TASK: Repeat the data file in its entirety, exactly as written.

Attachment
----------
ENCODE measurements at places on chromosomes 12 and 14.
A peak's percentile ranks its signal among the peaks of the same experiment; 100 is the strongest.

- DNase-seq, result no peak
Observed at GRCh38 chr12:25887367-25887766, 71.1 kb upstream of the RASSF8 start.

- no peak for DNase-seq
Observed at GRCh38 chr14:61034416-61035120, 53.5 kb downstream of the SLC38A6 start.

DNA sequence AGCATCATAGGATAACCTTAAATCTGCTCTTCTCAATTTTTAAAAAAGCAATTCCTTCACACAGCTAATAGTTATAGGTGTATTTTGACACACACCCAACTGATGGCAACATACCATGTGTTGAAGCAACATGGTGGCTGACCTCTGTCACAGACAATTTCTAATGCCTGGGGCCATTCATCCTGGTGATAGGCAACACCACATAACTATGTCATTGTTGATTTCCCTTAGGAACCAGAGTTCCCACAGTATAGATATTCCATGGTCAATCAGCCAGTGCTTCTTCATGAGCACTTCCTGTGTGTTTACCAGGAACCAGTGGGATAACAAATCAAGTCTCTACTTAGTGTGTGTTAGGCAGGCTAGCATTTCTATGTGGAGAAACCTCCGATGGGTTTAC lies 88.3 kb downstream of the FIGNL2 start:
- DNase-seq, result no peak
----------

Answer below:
ENCODE measurements at places on chromosomes 12 and 14.
A peak's percentile ranks its signal among the peaks of the same experiment; 100 is the strongest.

- DNase-seq, result no peak
Observed at GRCh38 chr12:25887367-25887766, 71.1 kb upstream of the RASSF8 start.

- no peak for DNase-seq
Observed at GRCh38 chr14:61034416-61035120, 53.5 kb downstream of the SLC38A6 start.

DNA sequence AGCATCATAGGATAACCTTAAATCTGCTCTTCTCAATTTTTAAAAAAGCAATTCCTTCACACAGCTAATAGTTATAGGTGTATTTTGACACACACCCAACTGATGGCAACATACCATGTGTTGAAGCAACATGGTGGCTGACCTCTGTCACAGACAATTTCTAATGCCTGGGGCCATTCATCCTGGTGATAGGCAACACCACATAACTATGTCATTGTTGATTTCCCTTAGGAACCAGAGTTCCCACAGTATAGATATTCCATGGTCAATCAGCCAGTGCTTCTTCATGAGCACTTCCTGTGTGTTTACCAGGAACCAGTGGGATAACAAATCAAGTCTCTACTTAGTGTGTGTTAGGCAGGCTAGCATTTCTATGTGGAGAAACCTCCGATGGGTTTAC lies 88.3 kb downstream of the FIGNL2 start:
- DNase-seq, result no peak